My running group raced into the rec center as the summer sky lit up and the first thunderclap barreled across south Oak Park. We sat our sweaty, post-run selves down on the cool linoleum floor—the best mix of brand-spankin’ new and experienced runners you can imagine. As any runner will tell you, if running is the best thing you can do, talking about running is a close second. And so the Q&A began.
That stormy evening, knowledge and experience was freely shared and a group of newcomers felt welcomed into a community. If you are new to the sport or ready to give running a try, nestle into your sit-upon and enjoy some answers to a few of the most common questions.
Been here before?
It’s tempting for beginners to assume that the gazelle-like runners you pass on the street have been at it forever. But according to statistics compiled annually by Run USA, the average age of new runners — both male and female — is a bit over 30 years old. Meanwhile, runners age 50 and older make up the fastest growing age groups in road racing.
“I started running for the first time about 3 1/2 years ago, when I was 46. Before that, I never ran more than a block or two, even as a kid. My inspiration was walking the Frank Lloyd Wright 5k and seeing all the runners around me.” ~Rachel P.
At the top of the don’t-leave-home-without-it list are expertly fitted shoes and running bras. Don’t skimp here — poor quality or fit can ruin a run and in the case of improperly fitted shoes, can lead to injury. Beyond these essentials, “everything else is gravy,” according to Sarah B.
Don’t leave home without identification and a phone, though. For Anja W., having a phone meant being able to call for help when she twisted and sprained an ankle during a run.
“Every run is different, and every run is going to start out with having to overcome something: be it making the time, traffic, or self-induced resistance. Be kind to yourself and your mind and just go with as little equipment as necessary; otherwise, when your ‘security blanket’ is not available, you’ll skip the run…” ~Matt J.
Run to your own drummer
Research has shown that listening to music during a run may enhance performance and decrease the rate of perceived exertion. Dr. Costas Karageorghis, author of Inside Sport Psychology calls music “…a legal drug for athletes.”
When music is your outdoor running buddy, safety first. Chris G. sometimes runs with music, “…but only in one ear so I can hear traffic and my surroundings.”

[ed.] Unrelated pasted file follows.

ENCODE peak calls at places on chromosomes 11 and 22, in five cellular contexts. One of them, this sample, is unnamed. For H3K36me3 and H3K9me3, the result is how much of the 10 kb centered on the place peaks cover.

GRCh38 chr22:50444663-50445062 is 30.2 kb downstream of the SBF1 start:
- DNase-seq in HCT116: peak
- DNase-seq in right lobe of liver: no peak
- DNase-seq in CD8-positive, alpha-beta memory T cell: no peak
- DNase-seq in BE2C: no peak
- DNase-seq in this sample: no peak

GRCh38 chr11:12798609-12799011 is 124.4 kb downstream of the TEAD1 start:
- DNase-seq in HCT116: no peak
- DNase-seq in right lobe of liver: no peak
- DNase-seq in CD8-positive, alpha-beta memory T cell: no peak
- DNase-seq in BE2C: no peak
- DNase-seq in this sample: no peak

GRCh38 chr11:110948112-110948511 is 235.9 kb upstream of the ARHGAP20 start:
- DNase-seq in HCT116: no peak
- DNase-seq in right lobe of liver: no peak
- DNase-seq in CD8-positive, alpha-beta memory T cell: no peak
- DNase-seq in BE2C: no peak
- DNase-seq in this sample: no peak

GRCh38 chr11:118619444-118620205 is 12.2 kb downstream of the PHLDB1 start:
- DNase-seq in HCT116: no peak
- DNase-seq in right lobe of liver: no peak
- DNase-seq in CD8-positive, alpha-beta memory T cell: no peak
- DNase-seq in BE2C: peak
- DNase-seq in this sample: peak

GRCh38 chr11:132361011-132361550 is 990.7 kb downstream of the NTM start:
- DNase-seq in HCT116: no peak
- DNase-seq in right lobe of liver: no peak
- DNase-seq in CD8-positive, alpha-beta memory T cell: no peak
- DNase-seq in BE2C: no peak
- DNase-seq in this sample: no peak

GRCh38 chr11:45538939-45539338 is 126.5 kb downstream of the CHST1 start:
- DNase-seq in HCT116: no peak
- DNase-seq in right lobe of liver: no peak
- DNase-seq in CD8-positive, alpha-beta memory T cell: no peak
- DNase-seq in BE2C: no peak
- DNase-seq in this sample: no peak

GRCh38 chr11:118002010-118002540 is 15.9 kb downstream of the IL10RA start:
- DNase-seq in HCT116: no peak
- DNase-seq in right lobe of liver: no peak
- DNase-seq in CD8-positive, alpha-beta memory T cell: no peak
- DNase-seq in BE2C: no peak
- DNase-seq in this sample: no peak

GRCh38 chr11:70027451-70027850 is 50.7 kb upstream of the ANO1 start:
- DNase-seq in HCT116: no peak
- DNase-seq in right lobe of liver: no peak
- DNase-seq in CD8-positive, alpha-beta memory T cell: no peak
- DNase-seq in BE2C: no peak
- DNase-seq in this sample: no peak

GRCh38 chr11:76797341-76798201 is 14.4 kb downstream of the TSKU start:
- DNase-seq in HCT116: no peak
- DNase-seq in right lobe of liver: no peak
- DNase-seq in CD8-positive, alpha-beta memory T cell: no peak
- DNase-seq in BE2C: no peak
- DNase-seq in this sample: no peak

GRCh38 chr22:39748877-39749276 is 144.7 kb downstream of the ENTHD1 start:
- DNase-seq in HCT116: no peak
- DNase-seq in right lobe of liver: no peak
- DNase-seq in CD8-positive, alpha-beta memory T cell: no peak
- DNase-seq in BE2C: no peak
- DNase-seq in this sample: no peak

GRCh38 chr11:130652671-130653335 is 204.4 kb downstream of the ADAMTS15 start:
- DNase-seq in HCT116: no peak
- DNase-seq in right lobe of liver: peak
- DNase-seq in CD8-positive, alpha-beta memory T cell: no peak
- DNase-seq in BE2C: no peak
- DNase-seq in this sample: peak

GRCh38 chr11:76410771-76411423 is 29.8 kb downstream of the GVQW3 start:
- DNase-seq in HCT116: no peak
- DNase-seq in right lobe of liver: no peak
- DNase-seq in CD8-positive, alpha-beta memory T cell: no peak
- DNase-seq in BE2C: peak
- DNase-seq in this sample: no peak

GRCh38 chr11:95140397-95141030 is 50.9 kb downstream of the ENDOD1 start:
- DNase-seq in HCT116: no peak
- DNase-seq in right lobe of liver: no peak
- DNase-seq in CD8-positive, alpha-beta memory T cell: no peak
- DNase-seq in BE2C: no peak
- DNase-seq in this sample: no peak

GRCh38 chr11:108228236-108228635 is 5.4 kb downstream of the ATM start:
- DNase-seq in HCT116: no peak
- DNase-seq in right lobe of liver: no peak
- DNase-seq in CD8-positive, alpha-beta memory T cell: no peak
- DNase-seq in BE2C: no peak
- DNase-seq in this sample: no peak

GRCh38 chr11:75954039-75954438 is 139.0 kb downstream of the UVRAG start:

“Lately I don’t even listen to music when I run. There’s plenty to listen to on the streets and in the forest preserves if you don’t bring your sound along with you.” ~Dan K.
From me to you
The moment you go for that first run, you officially become part of an incredibly diverse, tight-knit, welcoming society. Swapping war stories and training tips is part of the fun. Never be afraid to ask questions, join a running group, hire a coach or take walk breaks. And don’t forget to wave at other runners on the street!
“You don’t have to be fast to be a good runner and it is ok to take walk breaks. Also, don’t compare yourself to others. Enjoy running at your own pace.” ~Cynthia B.
“Running is such a beautiful sport. I feel happy when I run. Running helps me become the person I want to be. Even if you stop running for a bit, you can always start back again and when you see the progress, it is an amazing feeling!” ~Melissa M.
“Sign up for races with friends and get a great coach 🙂 Keep at it! It’s a journey worth taking.” ~Claire R.
“Anyone can run any distance if they are willing to put in the time and effort. Don’t forget to let your body rest, and don’t underestimate the power of strength training to supplement your training.” ~Sarah B.
“Make running another component of your life; another dimension to your experience on this planet and as a human. Take your expectations of yourself to the most base of expectations, and every run, regardless of the outcome, will be one of the great accomplishments you made that day!” ~Matt J.
“I don’t think of running as a fundamentally competitive activity, but it does seem to be most satisfying when it’s goal-directed. Whether the goal is a distance, a time, or a target weight, defining it and keeping it in mind will help to get you running and keep you running.” ~Dan K.
“Start slow. Cross train. Stretch. Run a race here and there.” ~Lara V.
Photo: Flickr/Josiah Mackenzie